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PinkMonkey Study Guide - American History

7. 7 America Becomes a World Power

Till the 1890s, the U.S pursued an Isolationist policy as George Washington put it in 1796: "...it is our policy to steer clear of permanent alliances with any portion of the foreign world...Taking care always to keep ourselves, by suitable establishments, on a respectable defensive posture..."

This Isolationist policy suited the needs of America then. The Americans were busy with issues closer home - like the Westward expansion, the Civil War and the Reconstruction. This tradition of Isolationism got into trouble later in the 19th century as the American interests in trade required it to actively protect American rights in the world. In fact, several Americans began to realize that the U.S could never remain completely neutral.


In this context, the 1890s proved to be an important period for the U.S. Industrial production during these years had grown steadily. The growth of American industry and finance was indeed spectacular. By 1898 the U.S was exporting $600 million manufactured goods more than it imported from Europe. Speaking of the effects of this impressive industrial growth, historian Richard Hofstadter says: "More than any decade following the Civil War, the 1890s was one of upheaval and discontent for the American people. Domestically, this crisis led to reform movements. In her foreign policy, it gave rise to aggressive nationalism."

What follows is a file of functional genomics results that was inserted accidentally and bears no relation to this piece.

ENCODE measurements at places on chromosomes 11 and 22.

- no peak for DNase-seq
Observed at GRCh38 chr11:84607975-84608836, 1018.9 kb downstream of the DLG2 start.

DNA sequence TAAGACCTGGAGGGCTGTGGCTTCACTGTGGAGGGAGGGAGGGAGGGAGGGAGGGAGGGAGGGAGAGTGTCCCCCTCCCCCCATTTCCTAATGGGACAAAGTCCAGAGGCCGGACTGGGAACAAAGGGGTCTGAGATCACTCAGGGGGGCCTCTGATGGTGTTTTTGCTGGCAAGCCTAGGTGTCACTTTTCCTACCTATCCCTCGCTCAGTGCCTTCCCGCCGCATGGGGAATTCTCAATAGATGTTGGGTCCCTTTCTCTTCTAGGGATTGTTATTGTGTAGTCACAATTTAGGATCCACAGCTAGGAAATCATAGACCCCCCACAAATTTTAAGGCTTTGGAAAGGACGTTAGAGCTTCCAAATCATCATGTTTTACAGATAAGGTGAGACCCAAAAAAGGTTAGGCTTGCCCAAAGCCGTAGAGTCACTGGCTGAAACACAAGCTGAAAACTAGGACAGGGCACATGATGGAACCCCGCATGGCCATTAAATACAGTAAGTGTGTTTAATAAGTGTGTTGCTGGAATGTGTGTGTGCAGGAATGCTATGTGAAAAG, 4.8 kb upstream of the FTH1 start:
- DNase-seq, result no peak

The strongest advocate of an aggressive foreign policy in the government was the Secretary of State - James Blain. He wanted to enhance the sphere of American influence to include all of the Americas. Keeping this goal in mind, he organized the First Pan-American Congress on October 2 1889, at Washington. The result of this Congress was the formation of the Pan-American Union, a Union aiming to promote good relations between the two continents of America.

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Table of Contents

7.0 - Chronology of Major Events
7.1 - The Growth Of Industry
7.2 - Agriculture
7.3 - Settlement In The West And The Indians
7.4 - Rise Of Reform Movements
7.5 - Women's Rights Movement
7.6 - Rise Of The Labour Movement
7.7 - America Becomes A World Power
7.8 - The Spanish-American War
7.9 - Panama Canal
7.10 - Points To Remember

Chapter 8





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